from returning to her building to work, Principe ordered that
Brown permit her back inside. Wittenbrook testified that,
thereafter, she was placed under Principe's direct
supervision. That testimony is supported by an email where
Wittenbrook identifies Principe as her supervisor and in her
reply Principe fails to dispute this.
Wittenbrook testified that Principe also discussed promotion
opportunities with her; specifically, that Wittenbrook could
move on to manage the R2 certification process for other JJS
facilities in the United States and abroad since she had been
part of the first team to lead a JJS facility through a
successful R2 certification process.
With regard to JJS's involvement in dealing with the
sexual harassment allegations, JJS was apprised of
Wittenbrook's complaint according to Dilan Patel, the CFO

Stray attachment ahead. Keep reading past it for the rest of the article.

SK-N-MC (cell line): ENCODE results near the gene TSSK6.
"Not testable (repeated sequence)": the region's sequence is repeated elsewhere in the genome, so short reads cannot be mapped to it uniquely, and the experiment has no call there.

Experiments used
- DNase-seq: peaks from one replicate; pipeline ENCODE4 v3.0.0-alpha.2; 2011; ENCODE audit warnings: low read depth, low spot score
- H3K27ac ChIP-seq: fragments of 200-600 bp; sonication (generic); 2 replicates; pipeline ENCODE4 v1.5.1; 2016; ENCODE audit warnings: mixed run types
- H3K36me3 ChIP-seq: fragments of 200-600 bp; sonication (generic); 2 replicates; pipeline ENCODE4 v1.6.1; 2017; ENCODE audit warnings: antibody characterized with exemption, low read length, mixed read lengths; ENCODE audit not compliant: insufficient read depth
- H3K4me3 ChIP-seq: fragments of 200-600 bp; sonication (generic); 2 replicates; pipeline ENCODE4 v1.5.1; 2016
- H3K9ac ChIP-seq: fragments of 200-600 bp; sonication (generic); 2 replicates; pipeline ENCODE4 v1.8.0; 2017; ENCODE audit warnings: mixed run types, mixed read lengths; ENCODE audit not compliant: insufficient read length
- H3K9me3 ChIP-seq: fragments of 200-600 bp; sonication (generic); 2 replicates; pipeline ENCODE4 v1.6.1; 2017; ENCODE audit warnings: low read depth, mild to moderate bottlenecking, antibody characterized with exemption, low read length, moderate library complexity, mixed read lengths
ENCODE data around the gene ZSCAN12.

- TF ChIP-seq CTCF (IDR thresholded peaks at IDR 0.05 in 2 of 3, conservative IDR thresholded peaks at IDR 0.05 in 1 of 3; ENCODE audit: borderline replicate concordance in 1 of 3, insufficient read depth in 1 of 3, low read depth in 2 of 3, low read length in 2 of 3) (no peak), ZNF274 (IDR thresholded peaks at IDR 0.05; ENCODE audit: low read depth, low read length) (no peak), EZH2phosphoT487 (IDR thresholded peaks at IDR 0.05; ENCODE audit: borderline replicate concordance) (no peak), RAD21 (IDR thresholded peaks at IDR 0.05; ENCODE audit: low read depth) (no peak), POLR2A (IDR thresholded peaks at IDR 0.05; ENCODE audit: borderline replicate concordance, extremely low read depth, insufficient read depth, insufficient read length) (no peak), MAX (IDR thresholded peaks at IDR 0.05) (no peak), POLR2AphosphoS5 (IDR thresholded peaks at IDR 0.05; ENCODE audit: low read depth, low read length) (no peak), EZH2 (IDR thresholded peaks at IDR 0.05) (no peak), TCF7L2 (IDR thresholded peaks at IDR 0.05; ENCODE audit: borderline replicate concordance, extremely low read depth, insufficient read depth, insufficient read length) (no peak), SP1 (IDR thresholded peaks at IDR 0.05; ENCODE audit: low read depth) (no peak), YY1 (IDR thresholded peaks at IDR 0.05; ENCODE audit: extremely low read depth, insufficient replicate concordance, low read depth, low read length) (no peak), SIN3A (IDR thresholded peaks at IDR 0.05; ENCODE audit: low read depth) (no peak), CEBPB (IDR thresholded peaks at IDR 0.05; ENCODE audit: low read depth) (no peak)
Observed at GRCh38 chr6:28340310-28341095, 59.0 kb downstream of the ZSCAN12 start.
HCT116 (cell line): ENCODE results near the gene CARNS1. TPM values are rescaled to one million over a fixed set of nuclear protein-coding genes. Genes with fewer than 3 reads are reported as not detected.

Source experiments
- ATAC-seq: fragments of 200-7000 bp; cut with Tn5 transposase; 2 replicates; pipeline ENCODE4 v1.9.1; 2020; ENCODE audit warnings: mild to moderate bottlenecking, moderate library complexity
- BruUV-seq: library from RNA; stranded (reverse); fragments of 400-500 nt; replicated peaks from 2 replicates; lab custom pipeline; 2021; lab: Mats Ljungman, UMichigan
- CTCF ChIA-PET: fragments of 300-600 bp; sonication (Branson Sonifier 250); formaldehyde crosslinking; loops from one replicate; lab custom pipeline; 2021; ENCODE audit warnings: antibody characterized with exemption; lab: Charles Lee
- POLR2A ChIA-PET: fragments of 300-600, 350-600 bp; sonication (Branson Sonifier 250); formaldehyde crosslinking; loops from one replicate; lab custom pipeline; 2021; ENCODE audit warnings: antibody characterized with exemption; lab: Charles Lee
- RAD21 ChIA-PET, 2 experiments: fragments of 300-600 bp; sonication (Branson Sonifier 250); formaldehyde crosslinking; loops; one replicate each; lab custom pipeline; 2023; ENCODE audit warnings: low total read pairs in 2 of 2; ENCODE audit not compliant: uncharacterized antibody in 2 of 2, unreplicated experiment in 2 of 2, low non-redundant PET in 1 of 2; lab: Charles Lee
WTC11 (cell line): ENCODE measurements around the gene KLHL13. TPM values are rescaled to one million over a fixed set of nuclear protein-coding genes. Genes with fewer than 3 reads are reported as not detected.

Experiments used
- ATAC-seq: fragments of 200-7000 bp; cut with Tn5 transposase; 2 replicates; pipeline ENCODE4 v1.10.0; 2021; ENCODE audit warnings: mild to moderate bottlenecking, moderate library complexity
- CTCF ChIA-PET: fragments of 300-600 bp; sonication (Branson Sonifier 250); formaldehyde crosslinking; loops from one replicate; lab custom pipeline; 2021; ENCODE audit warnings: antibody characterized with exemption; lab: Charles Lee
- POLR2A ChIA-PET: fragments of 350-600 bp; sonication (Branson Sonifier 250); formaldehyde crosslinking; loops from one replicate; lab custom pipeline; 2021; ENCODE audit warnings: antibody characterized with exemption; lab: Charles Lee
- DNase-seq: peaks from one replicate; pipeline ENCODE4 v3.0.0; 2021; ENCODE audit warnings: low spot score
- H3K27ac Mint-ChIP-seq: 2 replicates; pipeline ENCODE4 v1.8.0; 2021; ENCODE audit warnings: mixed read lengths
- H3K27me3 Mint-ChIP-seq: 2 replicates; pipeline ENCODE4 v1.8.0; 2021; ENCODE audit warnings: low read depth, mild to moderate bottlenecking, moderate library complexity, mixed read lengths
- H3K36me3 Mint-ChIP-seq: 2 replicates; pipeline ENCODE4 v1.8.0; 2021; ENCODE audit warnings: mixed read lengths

of JJS. Patel worked in the Toronto location of JJS, which he
called the global operations center. In addition, Brown was
concerned that the sexual harassment allegations would bring
negative scrutiny by JJS upon ERS Ohio. Principe testified
that the decision to fire Wittenbrook was made by Brown and
Kazemeini, who, as mentioned, had an ownership interest in
both ERS Ohio and JJS.
Additional evidence of the interrelatedness of the two
companies can be seen by JJS's response to a fire that
destroyed part of the ERS Ohio facility. The check for the
insurance proceeds paid for the damages from the fire was